Proving that microfinance can work in developed countries, Grameen America is helping thousands of borrowers in the United States living below the poverty line start and run sustainable businesses through microloans. Similar to Yunus’ efforts in Bangladesh, Grameen America creates jobs by providing poor borrowers with access to capital to help them launch and grow their businesses, gain financial independence, and start to build savings accounts.
Fortune‘s list of “The Greatest Entrepreneurs of Our Time” was based largely on social and economic impact; the world changing vision of the founder who has inspired employees and other entrepreneurs alike; record of innovation; and the actual performance of their organizations over time. Fortune notes that Professor Yunus’ idea ‘inspired countless numbers of young people to devote themselves to social causes all over the world.’
About Grameen America
Grameen America, a not-for-profit microfinance organization, has a mission to provide affordable microloans to financially empower low-income entrepreneurs. Founded in 2008 by Nobel Peace Prize recipient Muhammad Yunus, Grameen America has disbursed nearly $40 million in microloans to over 9,000 borrowers. Started in Jackson Heights, Queens, Grameen America has expanded to Brooklyn, Manhattan, Bronx, Indianapolis, Indiana, Omaha, Nebraska and the Bay Area, California. Our vision is to help create a world free of poverty. We create a community where any individual with a dream can receive affordable financial products regardless of income, previous credit history, education, or business experience. We envision a world where burgeoning entrepreneurs are empowered to lift themselves out of poverty through hard work and determination to forge better lives for their families and future generations. www.grameenamerica.org.
CJP Communications for Grameen America
212.279.3115 ext. 209
SOURCE Grameen America
MUMBAI: Microfinance institutions in India have deviated from the idea of micro credit, Professor Muhammad Yunus, chairman of Yunus Centre and pioneer of micro-credit, has said.
“They (MFIs) moved away from the idea of micro credit. That has created all the problems,” said Yunus, in a media brefing in Mumbai. “MFIs based in Andhra Pradesh have drifted from their mission.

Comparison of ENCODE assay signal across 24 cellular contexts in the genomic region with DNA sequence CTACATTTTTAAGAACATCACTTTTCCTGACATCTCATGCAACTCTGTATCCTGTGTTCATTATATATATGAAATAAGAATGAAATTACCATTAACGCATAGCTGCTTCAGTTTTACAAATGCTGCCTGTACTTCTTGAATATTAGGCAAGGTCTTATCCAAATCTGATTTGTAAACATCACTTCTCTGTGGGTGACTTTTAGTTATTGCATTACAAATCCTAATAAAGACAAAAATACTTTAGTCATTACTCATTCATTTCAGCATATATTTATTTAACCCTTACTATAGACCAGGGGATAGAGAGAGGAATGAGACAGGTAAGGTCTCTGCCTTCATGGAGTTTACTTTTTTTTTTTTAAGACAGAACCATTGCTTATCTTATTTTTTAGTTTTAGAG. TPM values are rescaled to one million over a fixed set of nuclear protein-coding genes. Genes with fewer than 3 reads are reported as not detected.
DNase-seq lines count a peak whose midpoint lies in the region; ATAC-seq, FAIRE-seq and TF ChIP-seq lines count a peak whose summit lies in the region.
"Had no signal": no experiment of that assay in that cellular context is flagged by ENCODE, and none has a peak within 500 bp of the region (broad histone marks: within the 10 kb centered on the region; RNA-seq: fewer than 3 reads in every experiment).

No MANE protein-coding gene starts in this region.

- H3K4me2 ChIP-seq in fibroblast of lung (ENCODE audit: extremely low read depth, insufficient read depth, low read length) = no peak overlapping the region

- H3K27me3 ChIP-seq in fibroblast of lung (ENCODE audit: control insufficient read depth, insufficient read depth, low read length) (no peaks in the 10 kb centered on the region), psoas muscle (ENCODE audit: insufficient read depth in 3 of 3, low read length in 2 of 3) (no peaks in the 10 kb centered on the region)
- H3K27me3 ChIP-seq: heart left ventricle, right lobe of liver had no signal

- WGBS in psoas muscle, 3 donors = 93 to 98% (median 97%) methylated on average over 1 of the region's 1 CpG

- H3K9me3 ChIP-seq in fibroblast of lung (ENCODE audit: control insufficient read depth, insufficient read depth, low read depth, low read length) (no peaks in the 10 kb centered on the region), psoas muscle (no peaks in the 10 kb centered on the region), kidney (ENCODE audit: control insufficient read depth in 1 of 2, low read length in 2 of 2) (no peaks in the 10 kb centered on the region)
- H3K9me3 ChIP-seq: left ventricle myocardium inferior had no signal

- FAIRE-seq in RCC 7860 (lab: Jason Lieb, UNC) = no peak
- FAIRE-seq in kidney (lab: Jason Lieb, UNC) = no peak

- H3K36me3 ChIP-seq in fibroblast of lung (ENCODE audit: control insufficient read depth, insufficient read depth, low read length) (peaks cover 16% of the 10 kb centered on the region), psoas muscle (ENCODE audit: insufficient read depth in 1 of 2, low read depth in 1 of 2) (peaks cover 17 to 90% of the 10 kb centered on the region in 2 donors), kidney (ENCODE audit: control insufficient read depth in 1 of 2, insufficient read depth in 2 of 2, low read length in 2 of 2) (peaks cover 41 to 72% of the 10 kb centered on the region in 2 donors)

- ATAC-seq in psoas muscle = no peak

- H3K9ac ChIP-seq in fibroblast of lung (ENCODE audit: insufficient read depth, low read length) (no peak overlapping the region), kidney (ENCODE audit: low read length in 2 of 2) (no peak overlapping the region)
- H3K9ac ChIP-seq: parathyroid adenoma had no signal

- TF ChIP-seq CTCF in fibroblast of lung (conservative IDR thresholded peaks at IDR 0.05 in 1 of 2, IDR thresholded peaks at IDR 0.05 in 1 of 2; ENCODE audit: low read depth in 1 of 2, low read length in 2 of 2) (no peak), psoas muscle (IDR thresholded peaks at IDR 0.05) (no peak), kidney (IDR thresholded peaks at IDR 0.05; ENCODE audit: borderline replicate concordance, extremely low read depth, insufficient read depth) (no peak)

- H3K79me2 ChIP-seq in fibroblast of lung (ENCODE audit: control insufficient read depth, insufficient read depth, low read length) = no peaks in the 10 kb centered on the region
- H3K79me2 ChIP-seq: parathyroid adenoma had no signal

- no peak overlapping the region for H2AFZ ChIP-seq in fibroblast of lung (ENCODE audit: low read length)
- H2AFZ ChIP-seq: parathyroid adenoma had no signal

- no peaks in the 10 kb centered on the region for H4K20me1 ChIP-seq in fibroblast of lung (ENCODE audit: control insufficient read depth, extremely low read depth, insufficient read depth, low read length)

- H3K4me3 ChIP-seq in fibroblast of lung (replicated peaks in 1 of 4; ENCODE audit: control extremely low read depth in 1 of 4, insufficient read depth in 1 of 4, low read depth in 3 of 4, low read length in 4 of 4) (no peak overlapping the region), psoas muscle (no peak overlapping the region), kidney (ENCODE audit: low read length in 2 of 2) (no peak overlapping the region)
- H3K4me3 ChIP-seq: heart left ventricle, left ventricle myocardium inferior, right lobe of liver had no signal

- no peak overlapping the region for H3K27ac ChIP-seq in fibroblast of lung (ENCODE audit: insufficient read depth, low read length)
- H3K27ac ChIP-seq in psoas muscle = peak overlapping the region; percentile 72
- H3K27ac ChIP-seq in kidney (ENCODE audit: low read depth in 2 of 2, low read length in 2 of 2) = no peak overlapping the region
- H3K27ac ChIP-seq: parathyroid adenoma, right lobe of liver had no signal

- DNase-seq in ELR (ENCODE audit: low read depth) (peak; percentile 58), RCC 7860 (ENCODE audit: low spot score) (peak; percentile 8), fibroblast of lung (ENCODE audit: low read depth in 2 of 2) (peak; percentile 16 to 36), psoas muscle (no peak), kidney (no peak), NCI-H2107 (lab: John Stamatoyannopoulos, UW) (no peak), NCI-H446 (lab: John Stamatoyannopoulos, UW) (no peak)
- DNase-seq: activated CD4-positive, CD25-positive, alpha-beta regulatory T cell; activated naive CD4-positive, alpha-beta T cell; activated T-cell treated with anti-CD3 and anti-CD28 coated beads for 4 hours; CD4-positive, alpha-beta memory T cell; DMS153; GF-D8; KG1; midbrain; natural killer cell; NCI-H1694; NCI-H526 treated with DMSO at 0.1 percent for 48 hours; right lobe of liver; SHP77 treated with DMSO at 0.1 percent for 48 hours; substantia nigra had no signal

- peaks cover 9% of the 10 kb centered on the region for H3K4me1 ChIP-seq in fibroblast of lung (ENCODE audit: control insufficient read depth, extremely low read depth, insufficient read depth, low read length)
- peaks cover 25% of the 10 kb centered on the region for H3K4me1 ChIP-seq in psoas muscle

They need to extract and reintroduce themselves to do business. The problem was created because they called themselves micro credit and deviated from the very plan of micro credit,” he said.
The economist from Bangladesh, who created the innovative programme of providing small loans to poor people, especially women, to help eradicate poverty, said that listing of MFIs on the bourses was a wrong move.
“This is a business done with poor people. So you have to do it carefully. Some people found an opportunity in it and went to benefit themselves. When you want to benefit yourself, sky becomes the limit creating the whole problem,” he said.
The business model that was meant to eradicate poverty in the rural segment and help in financial inclusion has undergone a sea change.
The Reserve Bank of India has come out with guidelines to regulate the micro credit sector after Andhra Pradesh government issued an ordinance restricting their activities.
“Policymakers have to be careful while framing guidelines,” Prof Yunus said. SKS Microfinance, the largest MFI in the country, got listed on the stock exchange in 2010. Other MFIs also wanted to list their shares, but the plan was affected due to changes in market conditions.
Addressing private equity investors, Yunus said investors should pool in money for formation of social business fund without looking for any kind of return. “If investors are ready to part with 1-2% of money, then that money could be used to create parallel social fund without looking for a return,” he said.